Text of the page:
Neil Golden, CMO for McDonald’s, offered his perspective on the future of the business using the over-arching idea of “Leading with Ethnic Insights.” Golden stated that the most effective universal campaigns represented a cross-cultural approach—by combining marketing ideas specific for the African American, Asian American and Hispanic markets, a fusion was created to resonate across all cultures.
Golden even went as far to remark that these minorities groups are the trend setters, and their preferences set the tone of the general marketplace campaigns.
Rochelle Newman-Carrasco wrote an article commending Golden. Though I find Newman-Carrasco’s points valid, she fails to address the point that we still have a ways to go in terms of the ethnic market perspective and efforts. For example, the growing number of Arab Americans in the metropolitan areas or the large amount of dollars accrued by Russian Americans.
Some government agencies, such as the U.S. Army and the FBI, have begun a broader outreach because of staffing language requirements. Even fewer corporate companies are acknowledging such ethnic groups by using advertising dollars.
Golden’s speech is definitely a step in the right direction, but more steps must be taken to recognize the rest of those contributing and residing in the U.S. Branching out to these new waters can advance a brand or company and be part of the boost the industry needs to “defy the recession.”
With the publication of Peter Francese’s white paper, there has been much talk about the 2010 Census and its results affecting the marketing world. Studies indicate that this changing face will morph from “Consumer Joe” to one that is impossible to define as a general market.
Francese’s findings indicate that in the nation’s 10 largest cities, “no racial or ethnic category describes a majority of the population.”
With no majority to pitch a centralized, mainstream campaign to, communications efforts must switch from reaching White America to a more multicultural marketing campaign.
Currently, campaigns establish the general market approach and overlay it with a smaller multicultural twist to satisfy consumer diversity. But what Francese is implying and what the Census 2010 numbers will reflect is that the general market approach will soon become obsolete.
Another point of Francese’s to substantiate this statement is how diversity varies greatly by age, “with the younger population substantially more diverse than the old.” These young, diverse consumers will only gain buying power with time, making it critical to recognize investment in specialized campaigns now.
The question remains exactly how existing agencies will act. There will still be a need for an overarching campaign to encompass all that would be placed on the big channels like NBC, ABC and CBS, but a lot more cultural thought will need to be put into this campaign. The specialized ethnic agencies will need a bigger seat at the table to get such messaging right.
An answer we do know is that ethnic media is on the up and will continue to grow with this growth of a diverse population. Thus, vendors should begin to accept this new age and approach the American audience through targeted in-language and culturally relevant campaigns.
The Obama administration recognizes the need now, and acted on it by investing millions of American Recovery and Reinvestment Act (ARRA) funding specifically into the 2010 Census hard-to-reach markets such as Arabic, Russian, Polish, Farsi, Ukrainian and Armenian speakers.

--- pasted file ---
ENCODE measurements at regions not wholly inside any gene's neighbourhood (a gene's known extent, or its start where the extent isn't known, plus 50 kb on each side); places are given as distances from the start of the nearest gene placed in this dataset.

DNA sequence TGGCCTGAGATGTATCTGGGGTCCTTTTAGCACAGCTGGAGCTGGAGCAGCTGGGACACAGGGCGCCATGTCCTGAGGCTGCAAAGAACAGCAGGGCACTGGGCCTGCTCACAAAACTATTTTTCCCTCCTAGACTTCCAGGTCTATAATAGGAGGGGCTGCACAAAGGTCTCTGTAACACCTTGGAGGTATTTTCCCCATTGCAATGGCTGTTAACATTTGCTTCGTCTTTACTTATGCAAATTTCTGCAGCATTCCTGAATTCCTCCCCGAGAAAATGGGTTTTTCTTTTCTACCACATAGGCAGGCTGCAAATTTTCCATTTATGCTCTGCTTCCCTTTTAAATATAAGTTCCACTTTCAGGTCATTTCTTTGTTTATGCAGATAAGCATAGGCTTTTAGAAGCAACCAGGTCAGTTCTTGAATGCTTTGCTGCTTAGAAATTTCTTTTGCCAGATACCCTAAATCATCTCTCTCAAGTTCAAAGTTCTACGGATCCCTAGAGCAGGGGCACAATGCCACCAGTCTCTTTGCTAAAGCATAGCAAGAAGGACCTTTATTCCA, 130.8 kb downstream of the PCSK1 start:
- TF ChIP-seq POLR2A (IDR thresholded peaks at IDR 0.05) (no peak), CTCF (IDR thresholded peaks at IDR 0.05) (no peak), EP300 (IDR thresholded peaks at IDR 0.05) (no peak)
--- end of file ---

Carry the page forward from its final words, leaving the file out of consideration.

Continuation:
Diversity is here to stay, demographics are the future, and we as communicators must embrace it.
Team Lead – Diversity and Outreach
Why would it be wrong to take an ad already produced or designed in mainstream language and translate it? Nothing! Except that is exactly the result advertisers do not want. Nothing!
They want something to happen when an ad is out there. They want consumers to react and feel that the ad is speaking to them. Consumers are attracted not only by visuals but also by a well written message.
Let’s see a few examples of badly translated slogans to get a sense of why a straight translation of a message, slogan, tag line or call for action will risk ruining your advertising campaign:
Coors put its slogan, “Turn it loose,” into Spanish, where it was read as “Suffer from diarrhea.”
Clairol introduced the “Mist Stick,” a curling iron, into German only to find out that “mist” is slang for manure. Not too many people had use for the “manure stick.”
Scandinavian vacuum manufacturer Electrolux used the following in an American campaign: Nothing sucks like an Electrolux.
The American slogan for Salem cigarettes, “Salem-Feeling Free,” was translated into the Japanese market as “When smoking Salem, you will feel so refreshed that your mind seems to be free and empty.”
When Gerber started selling baby food in Africa, they used the same packaging as in the US, with the beautiful baby on the label. Later they learned that in Africa, companies routinely put pictures on the label of what’s inside, since most people can’t read English.
Colgate introduced a toothpaste in France called Cue, the name of a notorious porno magazine.
An American T-shirt maker in Miami printed shirts for the Spanish market which promoted the Pope’s visit. Instead of “I saw the Pope” (el Papa), the shirts read “I saw the potato” (la papa.)
In Italy, a campaign for Schweppes Tonic Water translated the name into “Schweppes Toilet Water.”
Pepsi’s “Come alive with the Pepsi Generation” translated into “Pepsi brings your ancestors back from the grave,” in Chinese.
Frank Perdue’s chicken slogan, “it takes a strong man to make a tender chicken” was translated into Spanish as “it takes an aroused man to make a chicken affectionate.”
When Parker Pen marketed a ball-point pen in Mexico, its ads were supposed to have read, “it won’t leak in your pocket and embarrass you”. Instead, the company thought that the word “embarazar” (to impregnate) meant to embarrass, so the ad read: “It won’t leak in your pocket and make you pregnant.”
If we want to reach out to a specific audience, the first step of message development should include native speakers from these specific cultures. Not somebody who studied the language, but someone who lived among the native people, learned their customs, their social dos and don’t s.
to be continued…